Linked by Thom Holwerda on Fri 28th Sep 2012 20:44 UTC
Gnome "Today, the GNOME Project celebrates the release of GNOME 3.6, the latest version of the popular free desktop, as well as the GNOME developer platform. GNOME 3.6 is the third major update of GNOME 3. It builds on the foundations that we have laid with the previous 3.x releases and offers a greatly enhanced experience. The exciting new features and improvements in this release include a new login experience, integrated input methods, a refresh of the message tray, support for more online accounts, improved accessibility, and many more."
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ndrw
Member since:
2009-06-30

You need a panel, a dock or a desktop gadget to access information that you need at all times. Be it a window list, a desktop pager, a CPU usage monitor etc.

Having modes in the UI is almost always a bad thing. They add complexity (you have to remember in which mode you are, how to switch between them, what you can find in each mode, and accept some functionality isn't available in the current mode) for no benefit to the user. Sometimes modes are necessary because of technological limitations (that's why original vi used them) but in most cases they are brought by laziness and lack of insight of the designer.

These are objective design flaws of Gnome Shell. It isn't just stubbornness and lack of appreciation of new ideas that is driving users away.

Cinnamon guys attempt to fix technical flaws but since they do not control the direction of Gnome they can't fix everything and, more importantly, they can't change the image of Gnome 3 devs working against the users.

All above doesn't matter if Gnome devs are happy with <20% of Linux desktop share (early adopters) but they won't recover their past position without changing the process and some of their technical decisions.

Reply Parent Score: 3

satsujinka Member since:
2010-03-11

GNOME has a dock and that top bar thing. You'd need an extension to get CPU usage, but otherwise all of those are provided.

Modes are almost always a good thing. Modes make operation simpler and faster. They concentrate concepts into logical units and reduce the distance to access them. You don't have to remember what mode you're in because the UI should indicate what mode you're in.

Now, maybe GNOME doesn't do a good job of indicating mode, I don't know. I don't use it, but I don't remember having any issues.

So no, those aren't objective issues. It really does sound like you just can't adapt.

Reply Parent Score: 3

phreck Member since:
2009-08-13

Instead of modes, I really like virtual desktops way more.

The implementations that exist are not perfect, e.g. I would like if applications would startup on the virtual desktop were you started it (double-click, terminal, whatever), but overally, I liked the my GNOME2, with 4x2 permament desktops.

Now I am not using virtual desktops anymore at all, because I permanently have to fight against GNOME3 creating and closing new desktops.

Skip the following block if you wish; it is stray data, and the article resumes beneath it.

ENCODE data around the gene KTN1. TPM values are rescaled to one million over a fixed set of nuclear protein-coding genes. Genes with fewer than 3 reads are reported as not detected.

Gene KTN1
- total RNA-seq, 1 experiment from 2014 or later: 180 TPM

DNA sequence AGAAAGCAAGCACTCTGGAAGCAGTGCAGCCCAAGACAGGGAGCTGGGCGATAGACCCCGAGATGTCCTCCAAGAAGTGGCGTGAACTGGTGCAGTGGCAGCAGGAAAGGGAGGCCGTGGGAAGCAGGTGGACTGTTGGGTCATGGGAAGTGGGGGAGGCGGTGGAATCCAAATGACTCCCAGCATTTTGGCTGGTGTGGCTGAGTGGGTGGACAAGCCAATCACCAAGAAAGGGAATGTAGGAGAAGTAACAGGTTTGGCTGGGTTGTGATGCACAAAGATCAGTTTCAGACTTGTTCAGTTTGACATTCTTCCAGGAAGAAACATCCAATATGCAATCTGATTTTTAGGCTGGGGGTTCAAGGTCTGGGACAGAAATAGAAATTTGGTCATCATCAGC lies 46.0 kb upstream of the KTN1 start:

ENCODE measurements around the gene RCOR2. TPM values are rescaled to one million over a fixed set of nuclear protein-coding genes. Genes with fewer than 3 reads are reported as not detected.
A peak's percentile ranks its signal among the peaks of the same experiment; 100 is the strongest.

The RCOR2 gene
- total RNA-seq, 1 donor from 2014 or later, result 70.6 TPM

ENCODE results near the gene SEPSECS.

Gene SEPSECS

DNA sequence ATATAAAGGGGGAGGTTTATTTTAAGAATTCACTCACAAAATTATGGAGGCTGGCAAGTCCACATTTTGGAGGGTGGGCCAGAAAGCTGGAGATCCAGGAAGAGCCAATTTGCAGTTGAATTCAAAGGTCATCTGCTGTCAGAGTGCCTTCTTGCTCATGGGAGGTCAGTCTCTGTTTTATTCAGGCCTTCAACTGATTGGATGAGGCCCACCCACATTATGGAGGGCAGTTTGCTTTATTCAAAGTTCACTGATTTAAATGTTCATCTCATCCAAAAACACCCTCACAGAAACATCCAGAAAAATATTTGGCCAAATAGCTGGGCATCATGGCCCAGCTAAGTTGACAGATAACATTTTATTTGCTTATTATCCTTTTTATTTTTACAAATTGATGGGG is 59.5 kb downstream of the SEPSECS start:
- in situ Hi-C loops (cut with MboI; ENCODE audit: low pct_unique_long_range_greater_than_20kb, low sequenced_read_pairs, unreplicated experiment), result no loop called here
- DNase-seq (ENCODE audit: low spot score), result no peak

I am still homeless.

The argument is no longer "I choose Linux/Desktop because I love it the most", it has seriously become "I choose Linux/Desktop because it is the least evil" (mathematically the same, but you get it).

Edited 2012-10-01 11:39 UTC

Reply Parent Score: 2

ssokolow Member since:
2010-01-21

Having modes in the UI is almost always a bad thing. They add complexity (you have to remember in which mode you are, how to switch between them, what you can find in each mode, and accept some functionality isn't available in the current mode) for no benefit to the user. Sometimes modes are necessary because of technological limitations (that's why original vi used them) but in most cases they are brought by laziness and lack of insight of the designer.


I generally agree. I'm a vim user, but it's not because it's modal. It's because I want a highly-extensible editor with a minimal UI (minimal distraction), minimal system requirements, and both GTK+ and ncurses UIs and vim is closer to how I naturally work than emacs.

Plus it's got things that'd be a major pain to implement myself like the :gui command and the SnipMate script.

If it weren't so hard to implement without breaking things, I'd set up my Vim so it behaves as much like a non-modal editor as possible and just prefix all my commands with Ctrl+O. (Among other things, it'd simplify my muscle memory to not have to keep one set of habits for vim and another for every other app which uses CUA keybindings because its vim-like mode is incapable of parsing the keybinds out of my .vimrc)

It still annoys the hell out of me that "cursor will stay in the viewport even if that means scrolling has to drag it along for the ride" is hard-coded into vim. I've taken to tapping undo and then redo to recover my old place since I can't tap left then right like in any other editor. (I never remember to set a mark before scrolling)

Reply Parent Score: 1

zima Member since:
2005-07-06

I'm a vim user, but it's not because it's modal. It's because I want a highly-extensible editor with a minimal UI (minimal distraction)

It quite possibly distracts you more, but on a more fundamental level so you don't notice it...
http://plan9.bell-labs.com/wiki/plan9/Mouse_vs._keyboard/index.html

Reply Parent Score: 2